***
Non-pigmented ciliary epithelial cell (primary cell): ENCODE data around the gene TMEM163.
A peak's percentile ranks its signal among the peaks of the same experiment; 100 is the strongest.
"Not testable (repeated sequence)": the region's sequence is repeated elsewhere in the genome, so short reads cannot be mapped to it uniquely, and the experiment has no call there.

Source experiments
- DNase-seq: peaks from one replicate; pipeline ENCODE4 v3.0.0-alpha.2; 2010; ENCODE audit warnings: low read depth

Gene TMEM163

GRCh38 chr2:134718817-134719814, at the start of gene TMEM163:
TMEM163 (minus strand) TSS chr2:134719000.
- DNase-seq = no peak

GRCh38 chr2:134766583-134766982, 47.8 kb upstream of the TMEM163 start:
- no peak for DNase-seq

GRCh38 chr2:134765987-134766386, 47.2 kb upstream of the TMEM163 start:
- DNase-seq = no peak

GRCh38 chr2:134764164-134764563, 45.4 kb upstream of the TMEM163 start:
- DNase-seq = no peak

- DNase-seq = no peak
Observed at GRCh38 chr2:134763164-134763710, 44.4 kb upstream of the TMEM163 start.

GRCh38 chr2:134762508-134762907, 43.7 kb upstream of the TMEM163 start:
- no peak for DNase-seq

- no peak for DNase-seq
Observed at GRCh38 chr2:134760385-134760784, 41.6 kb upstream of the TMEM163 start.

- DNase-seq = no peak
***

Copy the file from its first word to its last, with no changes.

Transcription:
Non-pigmented ciliary epithelial cell (primary cell): ENCODE data around the gene TMEM163.
A peak's percentile ranks its signal among the peaks of the same experiment; 100 is the strongest.
"Not testable (repeated sequence)": the region's sequence is repeated elsewhere in the genome, so short reads cannot be mapped to it uniquely, and the experiment has no call there.

Source experiments
- DNase-seq: peaks from one replicate; pipeline ENCODE4 v3.0.0-alpha.2; 2010; ENCODE audit warnings: low read depth

Gene TMEM163

GRCh38 chr2:134718817-134719814, at the start of gene TMEM163:
TMEM163 (minus strand) TSS chr2:134719000.
- DNase-seq = no peak

GRCh38 chr2:134766583-134766982, 47.8 kb upstream of the TMEM163 start:
- no peak for DNase-seq

GRCh38 chr2:134765987-134766386, 47.2 kb upstream of the TMEM163 start:
- DNase-seq = no peak

GRCh38 chr2:134764164-134764563, 45.4 kb upstream of the TMEM163 start:
- DNase-seq = no peak

- DNase-seq = no peak
Observed at GRCh38 chr2:134763164-134763710, 44.4 kb upstream of the TMEM163 start.

GRCh38 chr2:134762508-134762907, 43.7 kb upstream of the TMEM163 start:
- no peak for DNase-seq

- no peak for DNase-seq
Observed at GRCh38 chr2:134760385-134760784, 41.6 kb upstream of the TMEM163 start.

- DNase-seq = no peak